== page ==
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29 halftones, 16 maps, 19 charts

The Latest Word from 1540

People, Places, and Portrayals of the Coronado Expedition
Edited by Richard FlintShirley Cushing Flint

Details

Overview

Winner of the TOMFRA Award, sponsored by the Texas Old Missions and Forts Restoration Association and presented by the Texas Catholic Historical Society

Between 1539 and 1542, some two thousand people under Spanish leadership, mostly Indians from central and western Mexico, made an armed reconnaissance of a place they knew by the name Tierra Nueva, now the American Southwest. They intended to seize control of the people who lived there, in places called Cíbola, Marata, Totonteac, Tiguex, Tusayan, and Quivira. The expedition eventually failed and most of those who survived returned to Nueva España disillusioned and heavily in debt. They left in their wake dislocation and destruction, and their disruptive presence set the stage for further friction when the Spaniards next entered the region.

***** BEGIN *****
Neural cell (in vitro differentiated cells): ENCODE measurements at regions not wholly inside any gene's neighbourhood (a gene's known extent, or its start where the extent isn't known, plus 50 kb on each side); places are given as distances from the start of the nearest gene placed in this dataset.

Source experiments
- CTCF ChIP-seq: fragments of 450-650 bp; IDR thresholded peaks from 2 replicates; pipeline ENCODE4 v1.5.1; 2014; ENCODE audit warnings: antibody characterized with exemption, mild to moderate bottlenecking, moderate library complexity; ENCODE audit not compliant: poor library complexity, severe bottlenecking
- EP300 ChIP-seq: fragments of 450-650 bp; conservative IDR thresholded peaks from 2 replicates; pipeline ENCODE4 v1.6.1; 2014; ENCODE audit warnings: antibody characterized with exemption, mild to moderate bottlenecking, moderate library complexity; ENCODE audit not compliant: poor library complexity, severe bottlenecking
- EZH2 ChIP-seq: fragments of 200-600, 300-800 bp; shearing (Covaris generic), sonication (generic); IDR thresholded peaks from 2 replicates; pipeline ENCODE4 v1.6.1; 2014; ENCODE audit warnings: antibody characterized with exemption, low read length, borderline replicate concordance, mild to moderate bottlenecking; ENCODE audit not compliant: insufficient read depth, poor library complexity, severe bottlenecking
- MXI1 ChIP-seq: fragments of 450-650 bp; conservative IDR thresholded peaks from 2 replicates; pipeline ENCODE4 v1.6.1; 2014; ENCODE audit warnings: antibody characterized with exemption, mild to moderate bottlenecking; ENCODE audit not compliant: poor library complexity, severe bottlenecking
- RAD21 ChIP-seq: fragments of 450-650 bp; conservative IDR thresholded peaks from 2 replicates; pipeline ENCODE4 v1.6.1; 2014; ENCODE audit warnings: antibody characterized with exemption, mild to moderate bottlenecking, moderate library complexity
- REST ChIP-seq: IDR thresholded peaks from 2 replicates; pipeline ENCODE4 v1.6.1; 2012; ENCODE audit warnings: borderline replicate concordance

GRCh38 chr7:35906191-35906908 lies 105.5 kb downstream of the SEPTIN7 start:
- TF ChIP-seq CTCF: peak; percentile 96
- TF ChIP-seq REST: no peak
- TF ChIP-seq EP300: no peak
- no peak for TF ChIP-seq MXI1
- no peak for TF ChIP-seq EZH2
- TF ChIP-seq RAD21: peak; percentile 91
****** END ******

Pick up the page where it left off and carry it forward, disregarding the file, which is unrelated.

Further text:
This book examines the environmental and cultural impact of the Coronado expedition while also placing it in the context of what was happening in Mexico as Spain expanded west and north of Mexico City. Including multidisciplinary studies by archaeologists, historians, and others, the volume gives a much fuller biographical account of the actual members of the expedition as well as a clearer understanding of how and where this large assemblage moved each day.

Contributor Bios
Richard Flint and Shirley Cushing Flint are also the editors of The Coronado Expedition: From the Distance of 460 Years.They live in Villanueva, New Mexico.